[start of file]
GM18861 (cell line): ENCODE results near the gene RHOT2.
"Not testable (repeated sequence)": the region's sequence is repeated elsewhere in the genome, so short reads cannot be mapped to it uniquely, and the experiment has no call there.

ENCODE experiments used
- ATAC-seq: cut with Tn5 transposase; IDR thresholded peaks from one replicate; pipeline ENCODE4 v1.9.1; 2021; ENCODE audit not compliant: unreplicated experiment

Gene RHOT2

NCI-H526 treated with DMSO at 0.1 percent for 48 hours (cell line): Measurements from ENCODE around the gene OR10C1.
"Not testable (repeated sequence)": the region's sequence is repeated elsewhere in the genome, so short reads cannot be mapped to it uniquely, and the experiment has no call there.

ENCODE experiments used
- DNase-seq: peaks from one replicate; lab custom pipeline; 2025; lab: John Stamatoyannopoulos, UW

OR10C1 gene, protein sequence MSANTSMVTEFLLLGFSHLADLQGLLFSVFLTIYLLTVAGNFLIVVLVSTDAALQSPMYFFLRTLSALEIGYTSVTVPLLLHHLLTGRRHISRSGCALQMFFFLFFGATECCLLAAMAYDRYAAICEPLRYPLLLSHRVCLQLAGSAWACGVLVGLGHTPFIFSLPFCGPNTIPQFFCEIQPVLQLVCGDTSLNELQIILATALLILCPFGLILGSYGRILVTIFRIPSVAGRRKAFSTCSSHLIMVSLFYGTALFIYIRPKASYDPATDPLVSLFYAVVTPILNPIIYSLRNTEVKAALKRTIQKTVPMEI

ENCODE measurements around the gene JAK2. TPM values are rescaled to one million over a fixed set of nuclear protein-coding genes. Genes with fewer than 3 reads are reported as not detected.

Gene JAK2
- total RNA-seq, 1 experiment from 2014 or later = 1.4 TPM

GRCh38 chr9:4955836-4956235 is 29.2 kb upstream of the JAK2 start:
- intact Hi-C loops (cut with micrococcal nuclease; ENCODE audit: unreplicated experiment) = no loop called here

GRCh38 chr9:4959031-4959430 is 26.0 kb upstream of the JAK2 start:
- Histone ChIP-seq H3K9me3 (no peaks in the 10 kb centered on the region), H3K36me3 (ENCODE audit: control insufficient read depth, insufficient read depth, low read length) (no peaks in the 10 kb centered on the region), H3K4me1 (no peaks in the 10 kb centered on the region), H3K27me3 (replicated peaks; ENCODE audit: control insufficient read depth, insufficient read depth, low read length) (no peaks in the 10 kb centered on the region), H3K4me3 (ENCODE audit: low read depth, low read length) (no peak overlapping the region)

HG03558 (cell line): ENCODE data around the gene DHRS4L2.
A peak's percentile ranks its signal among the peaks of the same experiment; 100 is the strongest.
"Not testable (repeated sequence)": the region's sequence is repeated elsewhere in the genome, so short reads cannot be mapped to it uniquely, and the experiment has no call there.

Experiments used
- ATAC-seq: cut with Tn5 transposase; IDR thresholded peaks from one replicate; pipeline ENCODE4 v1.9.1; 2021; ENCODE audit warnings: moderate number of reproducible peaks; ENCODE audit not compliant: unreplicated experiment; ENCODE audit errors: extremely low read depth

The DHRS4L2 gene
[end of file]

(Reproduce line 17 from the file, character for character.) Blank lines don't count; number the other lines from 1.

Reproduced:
- Histone ChIP-seq H3K9me3 (no peaks in the 10 kb centered on the region), H3K36me3 (ENCODE audit: control insufficient read depth, insufficient read depth, low read length) (no peaks in the 10 kb centered on the region), H3K4me1 (no peaks in the 10 kb centered on the region), H3K27me3 (replicated peaks; ENCODE audit: control insufficient read depth, insufficient read depth, low read length) (no peaks in the 10 kb centered on the region), H3K4me3 (ENCODE audit: low read depth, low read length) (no peak overlapping the region)